The advent of rock n' roll in the mid-fifties gave the blues themselves the blues. Sales of blues records dropped, many performers had to seek other livelihoods, and even Muddy Waters, whose bands always featured a harmonica player, found that audiences were unreceptive to slow blues in the nightclubs of Chicago.
Meanwhile, the blues were being discovered in Europe, especially England, where young guitarists with names like Clapton, Beck, and Page were wearing holes in their records figuring out the riffs of B. B. King, Albert King, and other American black blues guitarists. The blues-based British rock invasion of the late sixties re-popularized the blues, but now the audiences were young whites rather than blacks, who by then had moved on to R & B, soul, and jazz.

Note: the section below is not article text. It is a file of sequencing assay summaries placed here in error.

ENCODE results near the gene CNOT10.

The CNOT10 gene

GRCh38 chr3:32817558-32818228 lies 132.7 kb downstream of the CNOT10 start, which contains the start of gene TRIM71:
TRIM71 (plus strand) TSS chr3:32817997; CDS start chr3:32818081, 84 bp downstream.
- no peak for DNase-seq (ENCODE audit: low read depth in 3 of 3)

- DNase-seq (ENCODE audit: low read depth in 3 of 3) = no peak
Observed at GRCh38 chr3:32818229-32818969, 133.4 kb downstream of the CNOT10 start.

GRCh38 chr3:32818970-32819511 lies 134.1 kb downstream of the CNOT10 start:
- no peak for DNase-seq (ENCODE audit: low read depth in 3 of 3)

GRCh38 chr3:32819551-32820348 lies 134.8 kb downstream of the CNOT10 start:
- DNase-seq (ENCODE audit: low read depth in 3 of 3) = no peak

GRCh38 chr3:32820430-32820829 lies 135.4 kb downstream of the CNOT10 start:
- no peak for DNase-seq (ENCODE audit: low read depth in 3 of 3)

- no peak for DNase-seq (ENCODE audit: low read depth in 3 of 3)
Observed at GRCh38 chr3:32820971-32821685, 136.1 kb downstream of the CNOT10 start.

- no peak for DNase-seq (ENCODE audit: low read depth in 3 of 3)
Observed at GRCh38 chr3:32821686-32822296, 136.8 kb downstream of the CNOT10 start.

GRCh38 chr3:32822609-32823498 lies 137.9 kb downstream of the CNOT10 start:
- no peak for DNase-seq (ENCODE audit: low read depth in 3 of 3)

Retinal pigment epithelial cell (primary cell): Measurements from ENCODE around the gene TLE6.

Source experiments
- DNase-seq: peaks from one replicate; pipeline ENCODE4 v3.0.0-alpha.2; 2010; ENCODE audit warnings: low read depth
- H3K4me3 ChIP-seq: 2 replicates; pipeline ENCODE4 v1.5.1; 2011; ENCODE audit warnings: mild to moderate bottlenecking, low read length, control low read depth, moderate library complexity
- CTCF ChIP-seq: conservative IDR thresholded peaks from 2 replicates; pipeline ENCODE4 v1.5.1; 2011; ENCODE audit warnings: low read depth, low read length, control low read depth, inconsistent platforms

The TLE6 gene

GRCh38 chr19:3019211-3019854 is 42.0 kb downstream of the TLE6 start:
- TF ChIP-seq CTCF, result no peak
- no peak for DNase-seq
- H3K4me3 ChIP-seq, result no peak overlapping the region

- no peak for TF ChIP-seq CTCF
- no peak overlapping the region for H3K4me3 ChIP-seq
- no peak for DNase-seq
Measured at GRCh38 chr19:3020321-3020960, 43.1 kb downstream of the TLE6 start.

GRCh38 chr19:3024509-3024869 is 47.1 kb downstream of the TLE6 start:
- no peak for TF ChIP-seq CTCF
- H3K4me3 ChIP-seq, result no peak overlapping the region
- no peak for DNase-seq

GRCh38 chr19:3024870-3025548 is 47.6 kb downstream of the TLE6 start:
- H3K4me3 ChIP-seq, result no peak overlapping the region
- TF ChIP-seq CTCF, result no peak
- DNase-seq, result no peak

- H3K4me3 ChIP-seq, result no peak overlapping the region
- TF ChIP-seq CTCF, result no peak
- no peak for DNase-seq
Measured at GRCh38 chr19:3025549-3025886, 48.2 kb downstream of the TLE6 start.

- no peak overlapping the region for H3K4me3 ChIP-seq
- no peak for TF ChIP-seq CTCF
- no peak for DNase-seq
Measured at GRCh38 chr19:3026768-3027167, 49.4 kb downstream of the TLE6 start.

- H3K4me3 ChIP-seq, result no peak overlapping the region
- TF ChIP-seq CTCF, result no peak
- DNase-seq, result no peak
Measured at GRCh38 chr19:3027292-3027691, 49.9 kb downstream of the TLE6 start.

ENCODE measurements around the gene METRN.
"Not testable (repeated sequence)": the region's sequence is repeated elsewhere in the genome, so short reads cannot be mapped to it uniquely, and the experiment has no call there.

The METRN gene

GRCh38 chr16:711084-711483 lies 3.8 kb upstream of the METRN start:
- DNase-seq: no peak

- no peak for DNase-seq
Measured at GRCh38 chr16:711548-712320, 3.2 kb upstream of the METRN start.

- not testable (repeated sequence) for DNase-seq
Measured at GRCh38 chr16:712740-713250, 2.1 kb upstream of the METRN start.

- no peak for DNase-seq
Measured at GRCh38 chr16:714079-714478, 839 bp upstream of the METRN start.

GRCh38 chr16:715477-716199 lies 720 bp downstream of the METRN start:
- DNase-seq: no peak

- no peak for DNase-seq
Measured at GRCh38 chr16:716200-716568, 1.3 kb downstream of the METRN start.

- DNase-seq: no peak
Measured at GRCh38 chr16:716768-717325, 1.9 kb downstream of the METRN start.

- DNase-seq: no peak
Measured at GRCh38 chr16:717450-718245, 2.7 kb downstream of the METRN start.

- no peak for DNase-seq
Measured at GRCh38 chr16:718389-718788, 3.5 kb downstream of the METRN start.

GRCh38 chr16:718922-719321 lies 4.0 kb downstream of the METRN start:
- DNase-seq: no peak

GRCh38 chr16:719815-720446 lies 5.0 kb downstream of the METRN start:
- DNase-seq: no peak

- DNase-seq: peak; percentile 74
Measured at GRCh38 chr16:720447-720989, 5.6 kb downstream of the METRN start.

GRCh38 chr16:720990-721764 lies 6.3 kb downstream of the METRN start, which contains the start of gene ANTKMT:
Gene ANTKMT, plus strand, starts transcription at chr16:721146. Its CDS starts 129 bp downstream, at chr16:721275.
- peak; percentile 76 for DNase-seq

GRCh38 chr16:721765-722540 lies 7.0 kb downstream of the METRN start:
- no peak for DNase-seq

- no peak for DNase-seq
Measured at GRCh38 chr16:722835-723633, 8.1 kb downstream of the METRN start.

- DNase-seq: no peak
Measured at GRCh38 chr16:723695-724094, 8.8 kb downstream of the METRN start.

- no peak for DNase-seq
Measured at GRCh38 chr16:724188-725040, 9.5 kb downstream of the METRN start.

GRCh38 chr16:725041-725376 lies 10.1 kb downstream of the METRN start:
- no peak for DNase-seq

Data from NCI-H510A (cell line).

Unfortunately, the creators of the style got none of the credit until 1964, when The Rolling Stones appeared on the TV show "Shindig" along with blues legend Howlin'Wolf (The Stones got Wolf on the show by refusing to play without him).
Mick Jagger, John Lennon, Neil Young, Bob Dylan, Al Wilson of Canned Heat, Pig Pen of the Grateful Dead, and other famous musicians of the 'sixties all played the harmonica and helped establish it as a rock as well as a blues instrument. With the resurgence of interest in the blues, the fate of the blues harp playing now seems secure indeed.